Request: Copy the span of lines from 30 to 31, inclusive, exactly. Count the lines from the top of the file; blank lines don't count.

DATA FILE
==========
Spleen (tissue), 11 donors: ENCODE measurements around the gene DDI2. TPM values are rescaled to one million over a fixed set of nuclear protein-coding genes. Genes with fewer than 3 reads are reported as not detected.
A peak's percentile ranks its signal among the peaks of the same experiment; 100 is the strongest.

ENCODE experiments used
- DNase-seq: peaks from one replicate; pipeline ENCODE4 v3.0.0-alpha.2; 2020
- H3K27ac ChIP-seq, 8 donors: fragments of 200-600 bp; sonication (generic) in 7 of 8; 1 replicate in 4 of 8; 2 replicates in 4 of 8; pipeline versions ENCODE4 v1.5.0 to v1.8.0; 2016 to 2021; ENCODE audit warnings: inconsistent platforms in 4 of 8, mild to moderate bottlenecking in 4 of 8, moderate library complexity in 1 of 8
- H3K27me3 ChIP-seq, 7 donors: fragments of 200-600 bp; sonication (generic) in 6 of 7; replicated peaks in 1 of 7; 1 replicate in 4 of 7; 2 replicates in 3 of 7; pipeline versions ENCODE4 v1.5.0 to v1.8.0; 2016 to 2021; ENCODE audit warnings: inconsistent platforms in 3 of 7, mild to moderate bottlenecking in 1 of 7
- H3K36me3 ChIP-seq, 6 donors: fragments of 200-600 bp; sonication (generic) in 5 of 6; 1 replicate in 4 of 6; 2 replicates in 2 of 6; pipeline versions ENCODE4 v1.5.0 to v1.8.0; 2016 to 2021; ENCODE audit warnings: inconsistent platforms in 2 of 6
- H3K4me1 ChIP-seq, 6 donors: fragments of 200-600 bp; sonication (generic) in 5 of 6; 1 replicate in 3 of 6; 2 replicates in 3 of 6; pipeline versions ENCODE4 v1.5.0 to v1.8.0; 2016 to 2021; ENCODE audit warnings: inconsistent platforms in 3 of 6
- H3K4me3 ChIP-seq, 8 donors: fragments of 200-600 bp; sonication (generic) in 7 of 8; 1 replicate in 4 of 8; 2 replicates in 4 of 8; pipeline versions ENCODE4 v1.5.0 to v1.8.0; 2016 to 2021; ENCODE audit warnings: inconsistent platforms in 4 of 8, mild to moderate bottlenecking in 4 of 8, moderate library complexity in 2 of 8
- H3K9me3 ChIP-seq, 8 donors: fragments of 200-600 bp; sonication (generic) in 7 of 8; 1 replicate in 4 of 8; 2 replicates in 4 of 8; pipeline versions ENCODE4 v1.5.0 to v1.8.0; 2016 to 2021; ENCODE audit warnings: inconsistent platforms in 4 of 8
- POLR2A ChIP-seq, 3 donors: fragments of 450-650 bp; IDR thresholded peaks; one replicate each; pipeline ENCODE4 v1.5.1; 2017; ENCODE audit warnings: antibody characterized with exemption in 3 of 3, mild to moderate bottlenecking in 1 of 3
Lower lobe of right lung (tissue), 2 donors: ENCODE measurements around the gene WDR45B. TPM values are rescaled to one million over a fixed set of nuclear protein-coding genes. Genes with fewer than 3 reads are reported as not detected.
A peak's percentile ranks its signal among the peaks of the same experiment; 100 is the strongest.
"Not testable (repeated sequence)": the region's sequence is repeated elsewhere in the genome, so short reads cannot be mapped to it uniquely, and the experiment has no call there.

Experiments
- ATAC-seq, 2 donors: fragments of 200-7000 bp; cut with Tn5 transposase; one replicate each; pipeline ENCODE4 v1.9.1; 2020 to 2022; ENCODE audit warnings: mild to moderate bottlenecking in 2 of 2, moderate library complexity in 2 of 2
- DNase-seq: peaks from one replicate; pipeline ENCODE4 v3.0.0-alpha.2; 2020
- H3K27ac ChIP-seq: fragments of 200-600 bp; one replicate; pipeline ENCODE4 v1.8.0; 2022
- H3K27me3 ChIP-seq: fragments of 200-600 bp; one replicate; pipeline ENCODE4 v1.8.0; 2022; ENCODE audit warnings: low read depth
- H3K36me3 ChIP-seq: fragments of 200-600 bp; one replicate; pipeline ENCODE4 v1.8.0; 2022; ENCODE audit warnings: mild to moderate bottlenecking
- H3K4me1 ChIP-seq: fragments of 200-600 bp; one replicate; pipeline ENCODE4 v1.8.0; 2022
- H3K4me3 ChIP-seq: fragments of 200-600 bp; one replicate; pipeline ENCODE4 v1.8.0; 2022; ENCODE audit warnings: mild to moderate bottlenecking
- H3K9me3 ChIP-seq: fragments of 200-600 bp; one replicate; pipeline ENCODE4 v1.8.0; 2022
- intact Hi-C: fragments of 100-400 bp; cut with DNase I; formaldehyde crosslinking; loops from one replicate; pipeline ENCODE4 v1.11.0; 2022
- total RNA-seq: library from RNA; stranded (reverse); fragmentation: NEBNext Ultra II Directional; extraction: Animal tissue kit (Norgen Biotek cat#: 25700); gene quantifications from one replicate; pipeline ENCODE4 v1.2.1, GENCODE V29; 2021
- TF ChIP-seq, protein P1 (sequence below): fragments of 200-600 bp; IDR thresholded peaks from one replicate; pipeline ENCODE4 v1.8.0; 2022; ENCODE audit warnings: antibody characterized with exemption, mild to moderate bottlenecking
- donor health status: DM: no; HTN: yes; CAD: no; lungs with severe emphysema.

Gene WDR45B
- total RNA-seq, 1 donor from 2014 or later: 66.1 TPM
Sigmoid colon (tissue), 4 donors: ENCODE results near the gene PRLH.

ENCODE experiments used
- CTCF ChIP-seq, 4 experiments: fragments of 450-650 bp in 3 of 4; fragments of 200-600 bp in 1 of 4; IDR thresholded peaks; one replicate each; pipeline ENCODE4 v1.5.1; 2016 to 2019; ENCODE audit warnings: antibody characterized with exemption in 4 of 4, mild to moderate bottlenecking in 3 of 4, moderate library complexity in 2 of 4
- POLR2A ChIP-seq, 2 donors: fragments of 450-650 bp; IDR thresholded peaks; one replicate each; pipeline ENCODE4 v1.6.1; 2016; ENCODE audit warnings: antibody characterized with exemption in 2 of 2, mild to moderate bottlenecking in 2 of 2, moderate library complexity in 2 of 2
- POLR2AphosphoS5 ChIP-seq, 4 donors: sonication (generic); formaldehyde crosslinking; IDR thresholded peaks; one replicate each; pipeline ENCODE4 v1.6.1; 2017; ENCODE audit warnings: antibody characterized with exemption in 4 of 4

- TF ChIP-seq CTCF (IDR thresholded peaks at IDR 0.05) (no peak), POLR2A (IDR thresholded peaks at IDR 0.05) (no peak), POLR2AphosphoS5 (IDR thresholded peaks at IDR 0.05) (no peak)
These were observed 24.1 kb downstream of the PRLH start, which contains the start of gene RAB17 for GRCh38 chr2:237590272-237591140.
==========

Sigmoid colon (tissue), 4 donors: ENCODE results near the gene PRLH.

ENCODE experiments used